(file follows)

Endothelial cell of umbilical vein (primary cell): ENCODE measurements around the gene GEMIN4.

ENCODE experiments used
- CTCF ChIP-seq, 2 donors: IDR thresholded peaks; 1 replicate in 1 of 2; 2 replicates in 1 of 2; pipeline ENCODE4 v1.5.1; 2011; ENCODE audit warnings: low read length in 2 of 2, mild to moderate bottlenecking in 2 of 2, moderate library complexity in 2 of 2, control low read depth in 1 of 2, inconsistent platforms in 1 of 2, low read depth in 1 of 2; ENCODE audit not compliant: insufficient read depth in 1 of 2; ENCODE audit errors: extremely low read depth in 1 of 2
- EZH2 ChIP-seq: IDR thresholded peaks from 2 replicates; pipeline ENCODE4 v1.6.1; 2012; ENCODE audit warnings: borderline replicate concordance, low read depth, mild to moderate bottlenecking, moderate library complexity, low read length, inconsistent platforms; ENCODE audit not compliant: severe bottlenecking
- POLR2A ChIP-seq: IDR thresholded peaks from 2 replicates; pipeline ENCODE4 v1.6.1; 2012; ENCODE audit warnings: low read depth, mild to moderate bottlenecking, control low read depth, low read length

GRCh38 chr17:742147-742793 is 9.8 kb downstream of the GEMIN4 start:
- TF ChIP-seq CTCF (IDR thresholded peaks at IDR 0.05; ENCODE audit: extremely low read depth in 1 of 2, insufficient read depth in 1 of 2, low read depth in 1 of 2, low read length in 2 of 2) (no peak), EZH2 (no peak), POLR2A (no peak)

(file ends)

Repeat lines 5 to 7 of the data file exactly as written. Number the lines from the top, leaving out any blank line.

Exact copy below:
- POLR2A ChIP-seq: IDR thresholded peaks from 2 replicates; pipeline ENCODE4 v1.6.1; 2012; ENCODE audit warnings: low read depth, mild to moderate bottlenecking, control low read depth, low read length

GRCh38 chr17:742147-742793 is 9.8 kb downstream of the GEMIN4 start:
- TF ChIP-seq CTCF (IDR thresholded peaks at IDR 0.05; ENCODE audit: extremely low read depth in 1 of 2, insufficient read depth in 1 of 2, low read depth in 1 of 2, low read length in 2 of 2) (no peak), EZH2 (no peak), POLR2A (no peak)